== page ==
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Friday, August 30, 2019

Nick Castellanos gets last laugh as he exposes the flaws of analytics in Cubs’ deadline coup

,blockquote>“The movie Moneyball, that was the start of introducing this idea of analytics to fans,’’ Castellanos said. “Obviously, the movie was entertaining with Jonah Hill and Brad Pitt. But the way I look at it, what good did it do the A’s? They still haven’t won the World Series.’’...

Now, he’s getting the last laugh, proving that despite the benefits clubs may derive from analytics, there are no algorithms to measure a player’s heart, fortitude and competitiveness.

Besides, if analytics were the end-all, be-all, then how come every contender blew the chance to grab him. Castellanos has his own spray charts showing those balls he was hitting into right-center-field would have been homers if his home games weren’t played at Comerica Park with the center-field 420 feet away.

And where are the analytics that show how being thrust into a playoff race—instead of being stuck on a team that has been outscored by 257 runs—can dramatically change your performance?

“They have these analytics that come out of nowhere that are supposed to predict how players are going to do and what they are going to do before they do it,’’ Castellanos said. “They have WAR, but when I talk to people on the MLB Network and other places, and ask how they come up with it, they have no idea.’’

Haha, those anti-analytic Chicago Cubs found a steal!

RoyalsRetro (AG#1F) Posted: August 30, 2019 at 02:13 PM | 17 comment(s) Login to Bookmark
  Tags: nick castellanos

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   1. PreservedFish Posted: August 30, 2019 at 02:26 PM (#5875669)
Surprised that these articles are still being written.
   2. bfan Posted: August 30, 2019 at 02:36 PM (#5875671)
Surprised that these articles are still being written.

I am not, because no matter how much one can convince oneself that (i) players who are talented and driven enough to play at this level will be giving their 100% at all times, independent of all other circumstances; and (ii) the financial incentives of excellent play (and the financial risks of poor play) are such that players are always sufficiently motivated to give their 100% at all times, that it must just royally suck to be a veteran and to play on a team such as the 2019 Tigers; Orioles; Royals; or Marlins (out of it from minute one of the season and subject to drubbings at all times).

I get players at the beginning of their career having the zeal and excitement of new MLB experiences pushing them forward and motivating them. However, for someone who is vested in the pension system and has quitting money (not generational wealth, fanning 20 dollar bills at strippers money, but quitting money), it has to be hard as heck to get up for games at this stage of the season.
   3. PreservedFish Posted: August 30, 2019 at 02:43 PM (#5875674)
I get that. I meant more the emphasis on anti-analytics. Making that the thrust of the piece. It's stupid.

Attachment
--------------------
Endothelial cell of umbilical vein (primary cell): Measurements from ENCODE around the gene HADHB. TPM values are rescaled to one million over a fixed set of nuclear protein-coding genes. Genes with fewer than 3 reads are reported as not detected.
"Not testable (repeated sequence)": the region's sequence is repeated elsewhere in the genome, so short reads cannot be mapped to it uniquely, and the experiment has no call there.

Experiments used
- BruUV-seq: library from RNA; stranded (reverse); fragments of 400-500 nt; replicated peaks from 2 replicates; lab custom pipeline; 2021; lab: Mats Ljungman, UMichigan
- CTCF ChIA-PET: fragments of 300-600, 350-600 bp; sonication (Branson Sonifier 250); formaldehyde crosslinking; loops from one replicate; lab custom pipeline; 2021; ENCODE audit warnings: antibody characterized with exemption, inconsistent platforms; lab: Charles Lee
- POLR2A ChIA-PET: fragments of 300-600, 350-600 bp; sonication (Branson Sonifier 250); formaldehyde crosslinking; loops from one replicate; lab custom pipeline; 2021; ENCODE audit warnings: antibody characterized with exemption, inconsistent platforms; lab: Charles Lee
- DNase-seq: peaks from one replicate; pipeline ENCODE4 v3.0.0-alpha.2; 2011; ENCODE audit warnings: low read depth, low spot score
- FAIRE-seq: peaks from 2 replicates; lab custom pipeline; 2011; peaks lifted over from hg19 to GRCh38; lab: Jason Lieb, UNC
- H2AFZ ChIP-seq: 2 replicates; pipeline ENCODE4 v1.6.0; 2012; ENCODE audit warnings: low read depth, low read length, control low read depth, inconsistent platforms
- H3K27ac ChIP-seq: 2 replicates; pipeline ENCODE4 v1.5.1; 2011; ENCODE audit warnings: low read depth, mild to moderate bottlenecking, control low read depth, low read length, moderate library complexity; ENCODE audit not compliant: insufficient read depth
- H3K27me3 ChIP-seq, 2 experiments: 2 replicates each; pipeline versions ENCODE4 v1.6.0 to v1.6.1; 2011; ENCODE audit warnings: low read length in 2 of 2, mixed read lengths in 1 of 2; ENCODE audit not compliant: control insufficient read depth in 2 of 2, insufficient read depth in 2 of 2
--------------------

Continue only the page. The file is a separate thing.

4. Itchy Row Posted: August 30, 2019 at 02:56 PM (#5875678)
Whatever the formula, Castellanos says, he knows it can’t possibly factor in clubhouse leadership.

“The biggest mistake the Tigers made was not signing Torii Hunter back,’’ said Castellanos, whose former teammate left for the Minnesota Twins after the 2014 season. The Tigers, after four consecutive division titles, have never reached the playoffs again.
Those eggheads haven't found the analytics that would tell us how many World Series the Tigers would have won if Torii Hunter was still playing for them.
   5. SoSH U at work Posted: August 30, 2019 at 03:03 PM (#5875681)
To summarize:

Analytics suck, except those that show how Nick Castellanos would have been much more productive with a different home park.

And, Nick Castellanos wasn't trying very hard in Detroit.

   6. QLE Posted: August 30, 2019 at 03:06 PM (#5875684)
I get that. I meant more the emphasis on anti-analytics. Making that the thrust of the piece. It's stupid.

That's easy to explain, in my mind: a lot of the people who write pieces like this now are the ones who were doing so back then (Nightengale, for instance, has been in the profession for over twenty years at this point), as they tend both not to be the sort who learn anything and to stick around in the field as long as they possibly can.
   7. What did Billy Ripken have against ElRoy Face? Posted: August 30, 2019 at 03:11 PM (#5875688)
To summarize:
   8. Howie Menckel Posted: August 30, 2019 at 03:15 PM (#5875690)
Hey nerds,

Castellanos is 2-for-2 today with a HR and 4 RBI - after 2 innings!
   9. pikepredator Posted: August 30, 2019 at 03:18 PM (#5875691)
"these analytics that came out of nowhere"

Nowhere = years and years of gradually refined research by hundreds of people, many building on each other's discoveries, many doing it for fun, others doing it for relatively meager $$ . . .